TBILISI (Reuters) -- The head of the European Union's monitoring mission to Georgia has said it would be unrealistic to expect Russian forces to grant the monitors access to breakaway South Ossetia in the near future.
German diplomat Hansjoerg Haber told Reuters the cease-fire monitors would try to deal with the South Ossetian police to make the de facto border more "porous" for trade and to mediate between police on either side.
But Russia's recognition of Georgia's two breakaway regions means "we will in all probability not be given access to patrol South Ossetia and Abkhazia," he said.
"We are a civilian, unarmed observer mission and we can only go where we are allowed to go," Haber, 55, said in an interview at the mission's Tbilisi headquarters, a hillside villa once home to Stalin's ruthless secret police chief, Lavrenty Beria. "... we do not expect to be allowed to go there soon.
"The hope -- but this is still more a vague idea than a precise operational plan -- is to use the necessities on the ground to make the frontier a bit porous, with law enforcement authorities on both sides cooperating."
The more than 200 monitors began patrolling on October 1, gaining limited access to a Russian-controlled buffer zone adjacent to South Ossetia.
It is part of a French-brokered cease-fire deal that should see the withdrawal by October 10 of Russian forces from two "security zones" in undisputed Georgian territory, created after the five-day war between Russia and Georgia last month.
Haber's comments are likely to disappoint the Georgian authorities, who insist the EU stick to a mandate that the bloc says allows it to patrol the whole of Georgia, including the rebel regions recognised by Russia. 'Somewhere In Between'
Skirmishes between separatists and Georgian troops erupted in war in August when Georgia's army tried to retake South Ossetia, which threw off Tbilisi's rule in 1991-92.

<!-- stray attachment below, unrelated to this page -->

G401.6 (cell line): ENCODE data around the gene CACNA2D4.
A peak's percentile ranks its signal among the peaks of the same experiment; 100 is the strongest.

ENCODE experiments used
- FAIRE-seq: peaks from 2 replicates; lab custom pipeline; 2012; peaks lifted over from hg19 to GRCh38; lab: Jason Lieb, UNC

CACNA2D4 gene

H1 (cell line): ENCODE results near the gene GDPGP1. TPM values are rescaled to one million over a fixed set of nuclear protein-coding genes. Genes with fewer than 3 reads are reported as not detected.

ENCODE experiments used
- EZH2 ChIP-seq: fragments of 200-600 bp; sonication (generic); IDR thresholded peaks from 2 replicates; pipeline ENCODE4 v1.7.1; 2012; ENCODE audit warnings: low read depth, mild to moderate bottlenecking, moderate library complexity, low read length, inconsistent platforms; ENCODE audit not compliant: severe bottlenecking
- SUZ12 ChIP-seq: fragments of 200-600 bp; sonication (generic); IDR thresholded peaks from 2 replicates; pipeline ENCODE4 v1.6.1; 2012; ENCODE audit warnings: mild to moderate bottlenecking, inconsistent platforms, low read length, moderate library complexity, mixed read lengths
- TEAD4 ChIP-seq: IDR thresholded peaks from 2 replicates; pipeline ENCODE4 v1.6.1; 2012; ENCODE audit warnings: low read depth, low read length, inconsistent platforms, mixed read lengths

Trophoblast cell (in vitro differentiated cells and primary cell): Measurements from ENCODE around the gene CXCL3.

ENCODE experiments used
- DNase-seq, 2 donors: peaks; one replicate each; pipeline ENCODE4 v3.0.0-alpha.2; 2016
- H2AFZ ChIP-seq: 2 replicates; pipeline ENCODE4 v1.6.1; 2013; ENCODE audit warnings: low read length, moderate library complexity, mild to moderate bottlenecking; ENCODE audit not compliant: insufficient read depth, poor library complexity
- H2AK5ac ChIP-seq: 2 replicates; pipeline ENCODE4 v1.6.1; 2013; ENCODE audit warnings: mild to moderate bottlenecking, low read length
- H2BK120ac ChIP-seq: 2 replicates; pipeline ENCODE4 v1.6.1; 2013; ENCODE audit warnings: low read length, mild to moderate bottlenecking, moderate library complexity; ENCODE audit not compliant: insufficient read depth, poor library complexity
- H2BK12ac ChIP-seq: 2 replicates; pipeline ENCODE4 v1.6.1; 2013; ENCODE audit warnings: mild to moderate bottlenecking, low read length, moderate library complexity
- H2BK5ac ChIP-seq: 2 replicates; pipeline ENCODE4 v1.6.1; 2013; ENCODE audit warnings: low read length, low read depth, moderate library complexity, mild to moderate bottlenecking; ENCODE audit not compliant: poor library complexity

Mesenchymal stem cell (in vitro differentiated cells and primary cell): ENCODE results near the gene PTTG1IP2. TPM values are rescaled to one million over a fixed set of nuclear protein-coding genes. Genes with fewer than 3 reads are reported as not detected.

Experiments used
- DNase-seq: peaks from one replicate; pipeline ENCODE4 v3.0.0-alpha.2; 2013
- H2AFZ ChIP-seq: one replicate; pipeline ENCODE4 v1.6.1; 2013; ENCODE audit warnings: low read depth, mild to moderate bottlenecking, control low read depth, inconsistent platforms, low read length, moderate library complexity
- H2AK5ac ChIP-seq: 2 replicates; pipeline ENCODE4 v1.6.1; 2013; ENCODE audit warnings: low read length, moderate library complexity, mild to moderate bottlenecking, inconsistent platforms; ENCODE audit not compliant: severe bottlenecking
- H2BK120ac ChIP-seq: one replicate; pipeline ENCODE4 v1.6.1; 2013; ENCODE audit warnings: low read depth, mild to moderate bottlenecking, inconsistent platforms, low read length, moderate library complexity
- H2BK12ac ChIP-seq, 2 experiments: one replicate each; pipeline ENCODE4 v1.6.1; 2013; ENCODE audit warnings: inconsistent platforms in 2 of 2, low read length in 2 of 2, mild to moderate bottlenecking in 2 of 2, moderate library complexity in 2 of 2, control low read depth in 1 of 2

Russia responded with a powerful counterstrike that drove the Georgian Army out of South Ossetia. Its forces then pushed further into Georgia, saying they needed to prevent further Georgian attacks.
The West, its relations with Moscow hitting a new low, has condemned Russia for a "disproportionate response" to Georgia's actions and demanded that Russian troops quit the buffer zones.
Russa plans to keep some 7,600 troops in South Ossetia and Abkhazia and says there is no need for EU monitors to go there.
Haber, who served in the German Embassy in Moscow in 1999-2002, said the Russian military had indicated which checkpoints they would remove and in what order, "but we don't have the timeline yet."
The mission is expected to coordinate the simultaneous return of Georgian police to the area, in some parts of which human rights groups say paramilitaries have been looting and attacking ethnic Georgian villages, forcing thousands to flee.'Only A Partial Idea'
"We have only a partial idea of exactly how the retreat will take place," Haber said, "the difficulty being that if they remove a checkpoint at the first line, we will then be able to go all the way from the relatively harmless first layer up to the administrative border, where conditions are difficult.
"The Russians will evidently want to have a certain distance between themselves retreating and the Georgians following, so we will probably be somewhere in between," he said.
Haber said there was some unease on the Russian side about the type of Georgian police that will deploy in the area and concern about some heavily armed special police units.
The Georgian Interior Ministry has assured him the police will be "more or less normally armed," he said, but added that "... in securing law and order in the adjacent area we can't just rely on the solitary policeman with his side weapon."
For RFE/RL's full coverage of the conflict that began in Georgia's breakway region of South Ossetia, click here